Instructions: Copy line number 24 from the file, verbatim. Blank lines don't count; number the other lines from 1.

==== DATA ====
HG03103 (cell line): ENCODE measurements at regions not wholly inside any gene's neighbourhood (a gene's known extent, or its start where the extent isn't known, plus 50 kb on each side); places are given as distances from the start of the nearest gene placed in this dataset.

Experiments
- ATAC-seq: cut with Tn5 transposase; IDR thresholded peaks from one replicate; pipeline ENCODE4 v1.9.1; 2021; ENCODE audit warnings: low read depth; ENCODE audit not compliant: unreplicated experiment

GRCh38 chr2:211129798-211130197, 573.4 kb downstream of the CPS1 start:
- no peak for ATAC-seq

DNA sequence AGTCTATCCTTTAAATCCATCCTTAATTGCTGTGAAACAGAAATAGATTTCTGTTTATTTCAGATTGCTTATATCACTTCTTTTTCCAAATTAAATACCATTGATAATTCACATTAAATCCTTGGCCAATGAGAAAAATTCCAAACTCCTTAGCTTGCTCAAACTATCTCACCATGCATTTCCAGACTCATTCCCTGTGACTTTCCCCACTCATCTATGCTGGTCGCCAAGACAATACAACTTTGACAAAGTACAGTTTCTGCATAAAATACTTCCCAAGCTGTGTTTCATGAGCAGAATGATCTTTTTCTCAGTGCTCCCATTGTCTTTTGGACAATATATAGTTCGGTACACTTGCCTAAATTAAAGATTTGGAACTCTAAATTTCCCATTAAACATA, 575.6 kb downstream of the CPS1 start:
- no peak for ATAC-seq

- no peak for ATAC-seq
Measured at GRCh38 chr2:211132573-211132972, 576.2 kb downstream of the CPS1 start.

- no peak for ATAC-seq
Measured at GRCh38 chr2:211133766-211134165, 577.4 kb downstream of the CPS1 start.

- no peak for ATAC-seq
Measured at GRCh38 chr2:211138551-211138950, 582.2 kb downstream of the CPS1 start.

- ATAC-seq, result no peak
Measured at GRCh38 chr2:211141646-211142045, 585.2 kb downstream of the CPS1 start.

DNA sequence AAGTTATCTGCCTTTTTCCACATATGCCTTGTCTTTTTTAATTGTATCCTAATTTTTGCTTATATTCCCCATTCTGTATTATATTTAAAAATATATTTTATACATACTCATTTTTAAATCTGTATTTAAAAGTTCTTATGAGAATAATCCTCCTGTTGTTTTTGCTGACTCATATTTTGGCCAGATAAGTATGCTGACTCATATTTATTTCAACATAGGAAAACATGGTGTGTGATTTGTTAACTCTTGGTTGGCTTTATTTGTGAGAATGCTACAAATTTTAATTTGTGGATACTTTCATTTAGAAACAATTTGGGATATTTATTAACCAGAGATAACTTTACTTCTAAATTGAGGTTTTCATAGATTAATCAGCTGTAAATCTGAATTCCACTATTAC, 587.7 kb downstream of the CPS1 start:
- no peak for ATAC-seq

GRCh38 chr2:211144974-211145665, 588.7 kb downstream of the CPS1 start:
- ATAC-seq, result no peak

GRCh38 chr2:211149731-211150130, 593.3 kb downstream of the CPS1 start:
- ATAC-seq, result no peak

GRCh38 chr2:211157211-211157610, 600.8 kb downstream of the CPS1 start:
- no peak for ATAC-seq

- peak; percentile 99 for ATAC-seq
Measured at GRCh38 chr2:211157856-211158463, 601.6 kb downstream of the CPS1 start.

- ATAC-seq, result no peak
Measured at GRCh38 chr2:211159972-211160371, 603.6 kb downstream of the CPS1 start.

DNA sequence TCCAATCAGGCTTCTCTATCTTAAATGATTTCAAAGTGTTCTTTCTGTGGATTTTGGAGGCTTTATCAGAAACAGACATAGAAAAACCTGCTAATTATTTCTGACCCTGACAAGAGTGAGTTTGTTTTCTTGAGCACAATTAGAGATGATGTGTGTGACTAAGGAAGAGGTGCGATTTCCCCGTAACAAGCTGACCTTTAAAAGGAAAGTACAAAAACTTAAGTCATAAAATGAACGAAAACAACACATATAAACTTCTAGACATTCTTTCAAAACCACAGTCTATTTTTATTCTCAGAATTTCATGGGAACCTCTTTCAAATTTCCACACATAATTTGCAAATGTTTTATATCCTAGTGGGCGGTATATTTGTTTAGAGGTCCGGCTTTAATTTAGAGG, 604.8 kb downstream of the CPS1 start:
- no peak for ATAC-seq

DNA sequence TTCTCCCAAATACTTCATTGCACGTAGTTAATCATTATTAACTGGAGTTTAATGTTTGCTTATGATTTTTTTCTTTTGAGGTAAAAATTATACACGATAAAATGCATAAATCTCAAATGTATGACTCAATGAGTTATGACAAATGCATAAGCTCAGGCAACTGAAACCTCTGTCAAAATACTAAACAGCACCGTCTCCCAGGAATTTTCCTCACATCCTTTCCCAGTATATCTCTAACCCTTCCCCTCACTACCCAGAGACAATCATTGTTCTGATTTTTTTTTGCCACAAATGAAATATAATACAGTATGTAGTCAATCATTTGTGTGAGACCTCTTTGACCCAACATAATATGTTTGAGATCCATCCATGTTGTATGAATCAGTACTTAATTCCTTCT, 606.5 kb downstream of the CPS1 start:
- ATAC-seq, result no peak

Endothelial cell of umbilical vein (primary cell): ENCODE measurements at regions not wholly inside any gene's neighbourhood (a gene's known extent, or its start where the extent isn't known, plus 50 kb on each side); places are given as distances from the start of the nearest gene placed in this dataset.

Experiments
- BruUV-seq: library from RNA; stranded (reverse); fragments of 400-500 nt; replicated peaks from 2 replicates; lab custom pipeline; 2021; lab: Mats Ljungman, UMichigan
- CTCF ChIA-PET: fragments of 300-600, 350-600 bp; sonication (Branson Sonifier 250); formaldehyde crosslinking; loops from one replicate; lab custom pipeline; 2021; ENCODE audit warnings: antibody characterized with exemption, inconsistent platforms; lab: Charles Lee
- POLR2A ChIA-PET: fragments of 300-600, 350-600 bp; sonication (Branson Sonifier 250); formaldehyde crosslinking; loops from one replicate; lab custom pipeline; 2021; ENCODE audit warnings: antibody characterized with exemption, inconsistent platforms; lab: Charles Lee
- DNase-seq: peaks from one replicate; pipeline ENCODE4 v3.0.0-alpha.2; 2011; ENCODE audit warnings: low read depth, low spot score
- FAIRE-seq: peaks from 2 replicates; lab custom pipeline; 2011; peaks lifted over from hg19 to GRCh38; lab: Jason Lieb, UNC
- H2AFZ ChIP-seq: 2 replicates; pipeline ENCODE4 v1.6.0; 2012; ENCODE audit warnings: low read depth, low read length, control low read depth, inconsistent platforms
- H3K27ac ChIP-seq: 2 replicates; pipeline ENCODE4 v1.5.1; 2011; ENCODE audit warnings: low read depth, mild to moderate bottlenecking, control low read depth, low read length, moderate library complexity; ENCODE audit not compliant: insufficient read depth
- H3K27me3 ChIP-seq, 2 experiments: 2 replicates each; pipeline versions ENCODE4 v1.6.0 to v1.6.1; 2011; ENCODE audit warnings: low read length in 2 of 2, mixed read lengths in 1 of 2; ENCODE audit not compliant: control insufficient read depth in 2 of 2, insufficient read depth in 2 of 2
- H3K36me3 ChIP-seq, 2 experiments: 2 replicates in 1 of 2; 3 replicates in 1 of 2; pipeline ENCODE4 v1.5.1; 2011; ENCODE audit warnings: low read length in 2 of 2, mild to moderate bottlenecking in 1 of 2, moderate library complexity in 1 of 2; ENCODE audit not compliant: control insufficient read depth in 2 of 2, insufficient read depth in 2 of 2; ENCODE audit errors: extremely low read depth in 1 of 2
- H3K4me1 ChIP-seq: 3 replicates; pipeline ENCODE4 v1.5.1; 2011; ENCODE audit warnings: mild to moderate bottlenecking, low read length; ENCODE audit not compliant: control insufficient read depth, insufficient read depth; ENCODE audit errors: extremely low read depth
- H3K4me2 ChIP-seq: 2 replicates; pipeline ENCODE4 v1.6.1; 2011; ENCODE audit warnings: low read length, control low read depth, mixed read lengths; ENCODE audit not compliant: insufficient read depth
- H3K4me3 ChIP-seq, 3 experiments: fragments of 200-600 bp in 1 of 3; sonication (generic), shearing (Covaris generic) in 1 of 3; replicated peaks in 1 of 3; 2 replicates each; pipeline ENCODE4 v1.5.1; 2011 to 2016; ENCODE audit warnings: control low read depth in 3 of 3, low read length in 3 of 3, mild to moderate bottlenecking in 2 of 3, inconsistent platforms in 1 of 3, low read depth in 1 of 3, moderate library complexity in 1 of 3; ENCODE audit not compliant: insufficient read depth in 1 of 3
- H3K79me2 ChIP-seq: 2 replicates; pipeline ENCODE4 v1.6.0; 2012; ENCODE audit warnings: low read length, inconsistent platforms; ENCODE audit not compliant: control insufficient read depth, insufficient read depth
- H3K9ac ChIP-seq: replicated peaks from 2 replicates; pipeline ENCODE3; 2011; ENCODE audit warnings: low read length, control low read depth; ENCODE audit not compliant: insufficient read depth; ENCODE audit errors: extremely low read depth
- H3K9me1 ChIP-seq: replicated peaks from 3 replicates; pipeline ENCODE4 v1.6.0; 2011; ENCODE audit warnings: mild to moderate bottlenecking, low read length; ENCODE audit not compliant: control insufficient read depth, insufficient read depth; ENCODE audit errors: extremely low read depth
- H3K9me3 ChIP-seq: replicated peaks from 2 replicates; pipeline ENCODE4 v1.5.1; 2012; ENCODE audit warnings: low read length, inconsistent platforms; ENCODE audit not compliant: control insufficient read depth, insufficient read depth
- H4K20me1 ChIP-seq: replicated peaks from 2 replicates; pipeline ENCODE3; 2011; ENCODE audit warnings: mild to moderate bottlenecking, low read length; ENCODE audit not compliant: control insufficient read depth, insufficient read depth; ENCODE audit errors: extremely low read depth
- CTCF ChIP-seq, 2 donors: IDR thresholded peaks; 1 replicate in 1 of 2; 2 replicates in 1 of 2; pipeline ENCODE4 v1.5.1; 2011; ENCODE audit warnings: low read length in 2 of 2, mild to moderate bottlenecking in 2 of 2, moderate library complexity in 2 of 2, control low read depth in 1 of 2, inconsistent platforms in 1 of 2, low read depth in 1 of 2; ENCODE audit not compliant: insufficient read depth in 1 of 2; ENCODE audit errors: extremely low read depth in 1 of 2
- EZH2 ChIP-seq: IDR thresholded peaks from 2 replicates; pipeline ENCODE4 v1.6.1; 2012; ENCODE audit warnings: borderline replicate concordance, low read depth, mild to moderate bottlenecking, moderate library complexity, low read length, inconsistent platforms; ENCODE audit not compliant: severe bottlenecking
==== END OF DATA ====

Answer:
- peak; percentile 99 for ATAC-seq